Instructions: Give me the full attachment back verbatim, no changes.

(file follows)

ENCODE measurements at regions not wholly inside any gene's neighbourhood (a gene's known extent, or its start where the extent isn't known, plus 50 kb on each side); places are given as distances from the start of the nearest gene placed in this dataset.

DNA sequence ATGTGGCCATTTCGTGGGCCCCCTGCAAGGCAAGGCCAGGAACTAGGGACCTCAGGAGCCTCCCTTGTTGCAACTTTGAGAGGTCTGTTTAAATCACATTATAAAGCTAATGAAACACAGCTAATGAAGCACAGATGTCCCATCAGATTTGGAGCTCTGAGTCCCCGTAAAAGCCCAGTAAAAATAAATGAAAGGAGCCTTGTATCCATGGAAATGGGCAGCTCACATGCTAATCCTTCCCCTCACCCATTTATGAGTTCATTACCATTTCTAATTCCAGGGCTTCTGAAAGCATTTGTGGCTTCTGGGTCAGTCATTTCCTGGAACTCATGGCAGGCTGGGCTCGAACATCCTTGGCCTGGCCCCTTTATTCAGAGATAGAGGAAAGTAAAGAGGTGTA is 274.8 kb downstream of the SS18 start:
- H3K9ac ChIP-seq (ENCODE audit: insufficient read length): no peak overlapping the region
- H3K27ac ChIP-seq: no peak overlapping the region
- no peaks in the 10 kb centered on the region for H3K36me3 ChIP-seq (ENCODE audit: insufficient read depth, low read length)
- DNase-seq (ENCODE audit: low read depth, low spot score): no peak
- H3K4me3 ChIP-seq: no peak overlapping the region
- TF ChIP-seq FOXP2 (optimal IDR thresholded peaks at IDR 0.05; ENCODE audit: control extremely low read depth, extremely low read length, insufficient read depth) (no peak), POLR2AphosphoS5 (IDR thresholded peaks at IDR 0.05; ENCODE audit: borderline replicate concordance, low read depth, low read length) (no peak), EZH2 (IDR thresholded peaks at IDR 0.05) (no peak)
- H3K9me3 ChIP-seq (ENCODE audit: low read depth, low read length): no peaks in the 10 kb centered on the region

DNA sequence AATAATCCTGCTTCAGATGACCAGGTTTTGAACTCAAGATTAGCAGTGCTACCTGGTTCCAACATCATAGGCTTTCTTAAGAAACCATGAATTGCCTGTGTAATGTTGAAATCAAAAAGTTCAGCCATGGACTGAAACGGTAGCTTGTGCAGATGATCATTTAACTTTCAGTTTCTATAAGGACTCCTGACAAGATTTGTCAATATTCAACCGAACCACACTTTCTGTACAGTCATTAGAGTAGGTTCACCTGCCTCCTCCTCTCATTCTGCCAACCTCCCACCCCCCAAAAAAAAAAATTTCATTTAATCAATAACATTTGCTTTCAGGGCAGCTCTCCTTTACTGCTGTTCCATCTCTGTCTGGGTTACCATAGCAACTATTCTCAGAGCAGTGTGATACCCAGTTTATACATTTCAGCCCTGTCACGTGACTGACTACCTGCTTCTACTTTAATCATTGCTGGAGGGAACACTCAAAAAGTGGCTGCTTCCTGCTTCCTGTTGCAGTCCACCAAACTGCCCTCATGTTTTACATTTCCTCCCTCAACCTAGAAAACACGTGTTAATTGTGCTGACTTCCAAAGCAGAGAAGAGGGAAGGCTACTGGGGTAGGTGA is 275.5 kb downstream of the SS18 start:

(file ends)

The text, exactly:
ENCODE measurements at regions not wholly inside any gene's neighbourhood (a gene's known extent, or its start where the extent isn't known, plus 50 kb on each side); places are given as distances from the start of the nearest gene placed in this dataset.

DNA sequence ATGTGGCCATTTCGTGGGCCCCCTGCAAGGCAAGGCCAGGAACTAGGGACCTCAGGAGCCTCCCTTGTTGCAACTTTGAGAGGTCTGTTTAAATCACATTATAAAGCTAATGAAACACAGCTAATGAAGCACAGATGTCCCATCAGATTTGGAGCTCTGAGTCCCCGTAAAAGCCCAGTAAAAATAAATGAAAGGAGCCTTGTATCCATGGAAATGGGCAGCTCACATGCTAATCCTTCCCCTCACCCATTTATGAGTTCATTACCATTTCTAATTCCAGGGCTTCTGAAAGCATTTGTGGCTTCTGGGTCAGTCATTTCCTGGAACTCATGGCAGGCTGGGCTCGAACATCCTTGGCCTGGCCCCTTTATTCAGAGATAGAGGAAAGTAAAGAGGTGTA is 274.8 kb downstream of the SS18 start:
- H3K9ac ChIP-seq (ENCODE audit: insufficient read length): no peak overlapping the region
- H3K27ac ChIP-seq: no peak overlapping the region
- no peaks in the 10 kb centered on the region for H3K36me3 ChIP-seq (ENCODE audit: insufficient read depth, low read length)
- DNase-seq (ENCODE audit: low read depth, low spot score): no peak
- H3K4me3 ChIP-seq: no peak overlapping the region
- TF ChIP-seq FOXP2 (optimal IDR thresholded peaks at IDR 0.05; ENCODE audit: control extremely low read depth, extremely low read length, insufficient read depth) (no peak), POLR2AphosphoS5 (IDR thresholded peaks at IDR 0.05; ENCODE audit: borderline replicate concordance, low read depth, low read length) (no peak), EZH2 (IDR thresholded peaks at IDR 0.05) (no peak)
- H3K9me3 ChIP-seq (ENCODE audit: low read depth, low read length): no peaks in the 10 kb centered on the region

DNA sequence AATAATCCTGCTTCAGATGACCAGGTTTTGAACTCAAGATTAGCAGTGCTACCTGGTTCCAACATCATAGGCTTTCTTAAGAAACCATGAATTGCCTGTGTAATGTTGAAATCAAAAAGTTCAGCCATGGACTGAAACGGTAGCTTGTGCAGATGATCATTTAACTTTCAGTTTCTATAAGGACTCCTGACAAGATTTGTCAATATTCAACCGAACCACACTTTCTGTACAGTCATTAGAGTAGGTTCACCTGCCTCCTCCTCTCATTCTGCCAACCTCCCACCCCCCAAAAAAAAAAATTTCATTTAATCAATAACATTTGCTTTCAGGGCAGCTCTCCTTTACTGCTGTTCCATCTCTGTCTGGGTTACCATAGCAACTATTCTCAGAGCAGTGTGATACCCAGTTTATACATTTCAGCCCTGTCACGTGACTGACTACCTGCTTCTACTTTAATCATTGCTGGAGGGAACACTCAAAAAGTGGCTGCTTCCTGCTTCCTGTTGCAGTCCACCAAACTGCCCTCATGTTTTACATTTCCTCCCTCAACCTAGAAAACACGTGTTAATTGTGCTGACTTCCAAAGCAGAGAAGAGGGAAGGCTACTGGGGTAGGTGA is 275.5 kb downstream of the SS18 start: